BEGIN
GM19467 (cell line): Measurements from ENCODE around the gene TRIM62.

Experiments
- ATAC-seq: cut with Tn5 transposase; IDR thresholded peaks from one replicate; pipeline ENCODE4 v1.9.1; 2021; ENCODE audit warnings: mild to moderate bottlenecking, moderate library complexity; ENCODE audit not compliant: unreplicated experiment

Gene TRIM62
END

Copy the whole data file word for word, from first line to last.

GM19467 (cell line): Measurements from ENCODE around the gene TRIM62.

Experiments
- ATAC-seq: cut with Tn5 transposase; IDR thresholded peaks from one replicate; pipeline ENCODE4 v1.9.1; 2021; ENCODE audit warnings: mild to moderate bottlenecking, moderate library complexity; ENCODE audit not compliant: unreplicated experiment

Gene TRIM62